Panaché

Hello my friends, you are just going to have to trust me on this one. The first time I had a panaché (pan nah SHAY), a popular French drink that is simply a combination of a light beer and a citrusy soda like 7-Up, it was in Orlando at Disney World, on a typically hot May afternoon. My friends and I had been wandering the park for hours. My legs were tired. I was tired. If I had been 3 years old I would have been on the verge of meltdown requiring a nap or time-out. My dear French sweetheart found us a table in the shade and ventured off, returning with a platter of glasses filled with ice, a few beers, and a few cans of 7-Up. Now, if the thought of mixing 7-Up with beer makes your head want to explode, you’re not alone. But we were tired, our resistance down. We had a taste and with it, every reservation vanished. I can now tell you that on a hot day, there is no better drink in the world.

Why? Because a panaché is truly refreshing. Not cloying sweet like straight soda. You can drink several glasses before you even notice that there is a touch of alcohol from the beer in it. In France it isn’t usually served with ice (in general ice in drinks isn’t as popular in Europe as it is here) but in my Frenchman’s opinion, it’s even better with ice, and I agree.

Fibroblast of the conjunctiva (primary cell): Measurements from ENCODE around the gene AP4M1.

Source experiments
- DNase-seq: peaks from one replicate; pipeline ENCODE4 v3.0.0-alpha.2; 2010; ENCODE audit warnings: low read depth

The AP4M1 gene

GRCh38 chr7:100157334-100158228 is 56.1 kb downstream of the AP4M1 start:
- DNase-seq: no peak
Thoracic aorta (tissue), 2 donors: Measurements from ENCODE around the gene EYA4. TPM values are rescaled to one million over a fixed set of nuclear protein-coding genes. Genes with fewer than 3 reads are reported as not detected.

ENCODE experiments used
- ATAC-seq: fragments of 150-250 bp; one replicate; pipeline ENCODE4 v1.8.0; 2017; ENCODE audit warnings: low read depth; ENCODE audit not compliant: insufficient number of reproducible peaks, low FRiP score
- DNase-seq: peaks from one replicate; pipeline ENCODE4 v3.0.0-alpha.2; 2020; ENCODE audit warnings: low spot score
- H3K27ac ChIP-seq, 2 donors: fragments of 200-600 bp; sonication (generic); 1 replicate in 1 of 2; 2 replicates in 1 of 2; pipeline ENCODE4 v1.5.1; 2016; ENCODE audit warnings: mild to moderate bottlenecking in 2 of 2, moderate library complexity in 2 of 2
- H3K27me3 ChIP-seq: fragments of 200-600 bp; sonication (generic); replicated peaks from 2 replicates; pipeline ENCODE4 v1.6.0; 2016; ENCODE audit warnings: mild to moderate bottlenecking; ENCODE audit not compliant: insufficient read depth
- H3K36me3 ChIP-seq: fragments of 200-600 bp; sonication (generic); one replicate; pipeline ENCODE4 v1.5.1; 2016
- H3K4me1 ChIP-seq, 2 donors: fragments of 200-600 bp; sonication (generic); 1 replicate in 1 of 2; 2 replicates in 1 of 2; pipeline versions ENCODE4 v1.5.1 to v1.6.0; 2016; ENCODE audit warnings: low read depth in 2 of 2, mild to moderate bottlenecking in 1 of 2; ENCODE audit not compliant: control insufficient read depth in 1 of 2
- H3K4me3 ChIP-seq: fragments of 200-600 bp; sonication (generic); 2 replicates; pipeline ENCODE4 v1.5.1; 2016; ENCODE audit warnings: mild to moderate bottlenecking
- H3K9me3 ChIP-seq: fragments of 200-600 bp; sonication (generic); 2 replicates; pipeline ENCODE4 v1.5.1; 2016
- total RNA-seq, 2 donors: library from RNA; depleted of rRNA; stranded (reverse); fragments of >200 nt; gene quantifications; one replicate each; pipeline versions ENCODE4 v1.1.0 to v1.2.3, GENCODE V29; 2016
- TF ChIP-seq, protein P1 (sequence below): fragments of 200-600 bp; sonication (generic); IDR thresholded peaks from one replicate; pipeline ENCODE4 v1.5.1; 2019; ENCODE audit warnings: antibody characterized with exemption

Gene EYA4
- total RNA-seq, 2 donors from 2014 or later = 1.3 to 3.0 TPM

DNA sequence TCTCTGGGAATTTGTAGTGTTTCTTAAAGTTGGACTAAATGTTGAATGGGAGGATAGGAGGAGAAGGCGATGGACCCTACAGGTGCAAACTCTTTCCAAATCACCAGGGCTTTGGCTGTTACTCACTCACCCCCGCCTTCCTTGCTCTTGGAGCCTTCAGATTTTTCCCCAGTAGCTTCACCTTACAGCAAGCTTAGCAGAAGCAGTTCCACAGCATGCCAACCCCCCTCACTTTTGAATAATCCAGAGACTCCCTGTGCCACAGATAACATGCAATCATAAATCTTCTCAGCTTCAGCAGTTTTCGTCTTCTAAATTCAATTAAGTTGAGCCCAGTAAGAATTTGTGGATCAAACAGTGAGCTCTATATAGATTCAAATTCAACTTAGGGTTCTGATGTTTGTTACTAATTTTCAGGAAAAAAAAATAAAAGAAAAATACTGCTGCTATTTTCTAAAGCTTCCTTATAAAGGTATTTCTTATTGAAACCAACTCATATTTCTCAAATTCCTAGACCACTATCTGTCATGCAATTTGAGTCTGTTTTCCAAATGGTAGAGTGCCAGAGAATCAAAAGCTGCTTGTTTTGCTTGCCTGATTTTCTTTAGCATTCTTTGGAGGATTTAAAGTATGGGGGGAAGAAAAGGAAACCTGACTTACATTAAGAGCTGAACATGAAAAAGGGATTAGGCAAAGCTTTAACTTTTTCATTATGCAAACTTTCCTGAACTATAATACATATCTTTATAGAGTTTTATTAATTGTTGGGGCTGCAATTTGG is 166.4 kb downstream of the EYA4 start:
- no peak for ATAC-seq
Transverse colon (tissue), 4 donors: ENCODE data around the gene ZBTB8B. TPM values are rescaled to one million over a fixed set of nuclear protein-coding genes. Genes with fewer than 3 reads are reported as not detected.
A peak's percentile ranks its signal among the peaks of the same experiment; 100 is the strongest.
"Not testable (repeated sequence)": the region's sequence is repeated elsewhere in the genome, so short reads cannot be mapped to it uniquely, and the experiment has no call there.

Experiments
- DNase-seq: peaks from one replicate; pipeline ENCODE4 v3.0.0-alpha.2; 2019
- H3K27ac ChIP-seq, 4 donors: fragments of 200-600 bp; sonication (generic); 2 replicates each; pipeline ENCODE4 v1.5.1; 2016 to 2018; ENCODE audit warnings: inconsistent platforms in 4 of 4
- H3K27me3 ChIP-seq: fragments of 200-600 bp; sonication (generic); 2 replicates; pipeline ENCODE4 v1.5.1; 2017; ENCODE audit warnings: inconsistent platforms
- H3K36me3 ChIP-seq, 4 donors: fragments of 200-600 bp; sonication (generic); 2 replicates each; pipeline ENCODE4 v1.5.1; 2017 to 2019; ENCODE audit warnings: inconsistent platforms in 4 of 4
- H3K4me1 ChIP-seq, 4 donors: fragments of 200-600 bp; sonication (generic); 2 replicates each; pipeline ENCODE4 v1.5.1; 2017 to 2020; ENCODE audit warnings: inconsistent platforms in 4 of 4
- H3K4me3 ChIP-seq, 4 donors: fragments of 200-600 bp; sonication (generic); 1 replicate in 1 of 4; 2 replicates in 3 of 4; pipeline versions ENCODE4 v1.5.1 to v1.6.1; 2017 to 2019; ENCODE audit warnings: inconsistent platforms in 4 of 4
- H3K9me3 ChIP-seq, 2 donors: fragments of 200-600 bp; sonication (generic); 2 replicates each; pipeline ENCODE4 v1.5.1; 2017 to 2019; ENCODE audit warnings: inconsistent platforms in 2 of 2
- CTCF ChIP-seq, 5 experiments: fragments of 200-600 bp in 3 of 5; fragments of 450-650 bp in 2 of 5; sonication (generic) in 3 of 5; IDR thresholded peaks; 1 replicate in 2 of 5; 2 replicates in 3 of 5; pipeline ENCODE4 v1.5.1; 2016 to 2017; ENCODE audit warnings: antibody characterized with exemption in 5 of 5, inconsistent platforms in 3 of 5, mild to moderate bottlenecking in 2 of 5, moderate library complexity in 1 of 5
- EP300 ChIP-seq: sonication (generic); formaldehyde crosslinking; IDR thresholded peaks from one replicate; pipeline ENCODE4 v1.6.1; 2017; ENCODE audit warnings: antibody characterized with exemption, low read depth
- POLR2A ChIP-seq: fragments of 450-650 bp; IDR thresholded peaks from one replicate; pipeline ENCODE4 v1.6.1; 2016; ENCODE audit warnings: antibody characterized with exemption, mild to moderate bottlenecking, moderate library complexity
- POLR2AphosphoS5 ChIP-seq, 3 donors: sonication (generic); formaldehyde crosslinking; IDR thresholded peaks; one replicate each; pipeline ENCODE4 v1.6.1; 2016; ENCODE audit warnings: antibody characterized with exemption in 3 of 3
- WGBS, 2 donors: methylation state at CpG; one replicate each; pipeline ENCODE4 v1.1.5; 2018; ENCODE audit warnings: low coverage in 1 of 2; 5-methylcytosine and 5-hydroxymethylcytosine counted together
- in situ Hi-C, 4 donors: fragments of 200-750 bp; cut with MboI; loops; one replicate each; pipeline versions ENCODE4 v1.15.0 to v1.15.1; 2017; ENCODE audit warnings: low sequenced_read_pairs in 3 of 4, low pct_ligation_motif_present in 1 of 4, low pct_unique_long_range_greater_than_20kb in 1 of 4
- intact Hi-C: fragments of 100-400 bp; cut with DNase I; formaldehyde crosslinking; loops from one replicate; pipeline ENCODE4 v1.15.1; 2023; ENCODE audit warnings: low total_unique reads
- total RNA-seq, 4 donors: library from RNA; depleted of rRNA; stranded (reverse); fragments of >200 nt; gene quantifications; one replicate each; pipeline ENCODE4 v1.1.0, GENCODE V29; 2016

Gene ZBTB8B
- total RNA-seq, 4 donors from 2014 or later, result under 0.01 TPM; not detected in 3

I was going to wait until Bastille Day to share this with you, it being a French favorite and all. But here we are, it’s 104°F (40°C) in Sacramento today, and is forecast to be well over 100°F all week. Our friends in Arizona have it even worse (117° in Phoenix, yikes!). Wherever you are, stay cool. And try a panaché!

Update: Many readers have commented that this combination is known as a “Shandy” in many parts of the English speaking world, and goes by other names in other countries as well. ~Elise 

Panache on Simply Recipes

  • Prep: 1 minute

The proportions can vary from 1/4 beer to a 1/2 beer, with the rest being 7-up or Sprite. Just make sure you use a light (not dark) beer. It doesn't have to be a "lite" beer, though that would work too.

Ingredients

  • 1 part beer (not a dark beer, but a light one, like a Bud, or Miller)
  • 1 to 3 parts 7-up or Sprite

Method

Fill a large glass with ice. Pour beer into the glass to the  quarter-way to half-way mark, depending on the proportions you prefer. Top with 7-up or Sprite. Drink.

Main Ingredients

Course

Type

Cuisine